REwired

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Open commentary on everything impacting the U.S. housing economy. The opinions expressed here represent the author's alone.

In San Diego, it's buy one get one free

BOGO -- buy one, get one -- isn't just for Payless Shoe Stores anymore. Reuters covers the case of Michael Crews Development, a San Diego developer that is promoting a free row house for upscale investors plucking down $1.6 million for one of its other single-family properties. From the story: "We are targeting a niche market of investors who are interested in the opportunity to buy a new home for themselves and get a free rental property or second home for family members," developer Michael Crews said in a statement.
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Well, that didn't take long

Barry Ritholtz should catch some hell for taking less than three days to be proven VERY wrong on his price of oil prediction. On June 3, he wrote the following, thanks to an Economist cover on oil prices: For those of us who believe in such things as contrary indicators, this suggests a short term top in Oil to me. I would bet we don't see new highs in Oil for the next 6 months, and perhaps even 12 months.
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Sex, lies and videotape

The New York Times' Floyd Norris has a torrid tale of a foreclosure mess that likely won't carry much currency in the "poor borrower" category. There's high finance, and there's low finance. If you like reading about the latter, be our guest. Just don't say you weren't warned.
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Holyfield caught up in foreclosure, and we don't have much sympathy

Unless his financial fortunes change, there won't be a split decision on the future of former heavyweight boxing champ Evander Holyfield's suburban Atlanta mansion. The Associated Press reported yesterday that Holyfield's residence is set to be auctioned off on July 1: Maybe now we know why former heavyweight champion Evander Holyfield wants to keep fighting at age 45. The "Real Deal" appears real broke.
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Like peas and carrots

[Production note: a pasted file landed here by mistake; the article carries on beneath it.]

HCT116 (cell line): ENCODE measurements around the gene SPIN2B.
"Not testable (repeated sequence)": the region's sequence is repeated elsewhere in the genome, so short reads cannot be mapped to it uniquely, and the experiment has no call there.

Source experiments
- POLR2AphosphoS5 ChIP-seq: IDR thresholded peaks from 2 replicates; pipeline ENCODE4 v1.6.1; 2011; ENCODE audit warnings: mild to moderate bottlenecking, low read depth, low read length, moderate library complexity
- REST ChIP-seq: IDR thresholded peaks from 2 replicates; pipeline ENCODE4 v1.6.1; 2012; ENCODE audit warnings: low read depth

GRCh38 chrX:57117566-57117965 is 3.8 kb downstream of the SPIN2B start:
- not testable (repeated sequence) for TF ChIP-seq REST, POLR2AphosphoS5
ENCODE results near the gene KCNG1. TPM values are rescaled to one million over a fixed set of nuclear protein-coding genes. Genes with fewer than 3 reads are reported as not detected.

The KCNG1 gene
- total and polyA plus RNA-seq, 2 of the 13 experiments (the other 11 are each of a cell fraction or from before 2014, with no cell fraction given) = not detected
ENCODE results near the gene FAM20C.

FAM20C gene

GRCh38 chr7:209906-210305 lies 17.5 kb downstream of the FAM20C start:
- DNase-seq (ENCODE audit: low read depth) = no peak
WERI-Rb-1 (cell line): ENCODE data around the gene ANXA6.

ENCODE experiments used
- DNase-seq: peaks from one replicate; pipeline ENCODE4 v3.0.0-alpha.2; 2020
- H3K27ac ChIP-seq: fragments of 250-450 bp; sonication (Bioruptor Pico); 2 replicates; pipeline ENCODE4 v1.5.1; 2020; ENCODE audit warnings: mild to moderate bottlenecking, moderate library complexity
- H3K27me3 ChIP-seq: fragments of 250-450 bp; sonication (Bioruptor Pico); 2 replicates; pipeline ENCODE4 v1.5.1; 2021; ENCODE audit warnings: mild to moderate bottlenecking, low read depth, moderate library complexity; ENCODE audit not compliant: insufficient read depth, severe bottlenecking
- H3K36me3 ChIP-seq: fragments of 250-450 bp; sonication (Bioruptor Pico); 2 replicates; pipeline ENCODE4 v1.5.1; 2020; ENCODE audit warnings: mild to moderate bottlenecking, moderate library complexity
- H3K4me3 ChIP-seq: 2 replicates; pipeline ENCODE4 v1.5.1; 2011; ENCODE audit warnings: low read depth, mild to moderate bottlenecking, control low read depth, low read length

Falling home prices equal delinquencies. A comment from one of our sources on the Street reminded us of that simple fact today -- which explains in part why our coverage of MBA's delinquency stats today didn't focus on the tired headline that delinquencies are on the way up, but instead on the more hidden trend that prime borrowers appear to be facing a wall financially. A freindly reminder:
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Lehman and the short seller wars

Yves Smith over at the Naked Capitalism blog asks a poignant -- and pertinent -- question: did Lehman, or someone connected to Lehman, violate SEC disclosure laws by leaking an internal memo covering details of alleged deleveraging at this week's favorite short-sale target, Lehman Bros?
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Primed for Trouble: Pace of Mortgage Distress Shifts to Prime Borrowers

While foreclosure activity hit an all-time record in the first quarter, according to statistics released Thursday morning by the Mortgage Bankers Association, a shift of the mortgage mess towards prime borrowers appears to be taking place as well -- signaling that the credit crunch that began among those with less-than-perfect credit may now be marching onward towards borrowers usually deemed better credit risks.
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Stop the insanity

Inman News' Matt Carter digs into the housing price index debate today, suggesting that those attempting to back indexes published by the NAR and OFHEO (and disparage indexes like the Case-Shiller) lack a basic understanding of what the indexes really capture.
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Ed McMahon could use some of that Publisher's Clearinghouse money right about now

We're not trying to make light of what is likely a tough situation -- facing injury and long-term disability, leading to the imperilment of mortgage and home -- but it's a little bit easier when we're talking about a multi-million dollar property in Beverly Hills. Via the WSJ comes news that Ed McMahon is the latest known celeb to face housing difficulties, but his are reasons more typical than most:
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Investors, seeking mortgage healing

Reuters' Al Yoon penned a story Tuesday that does a great job of bringing together the idea of "high touch" servicing that we've been covering here at Housing Wire. (In fact, I'm beginning to wonder if HW invented the term -- we were the very first to coin it, and now it's being used everywhere. Which, of course, gives us at least something in common with the inimitable Stephen Colbert and his now-infamous coining of "truthiness.")
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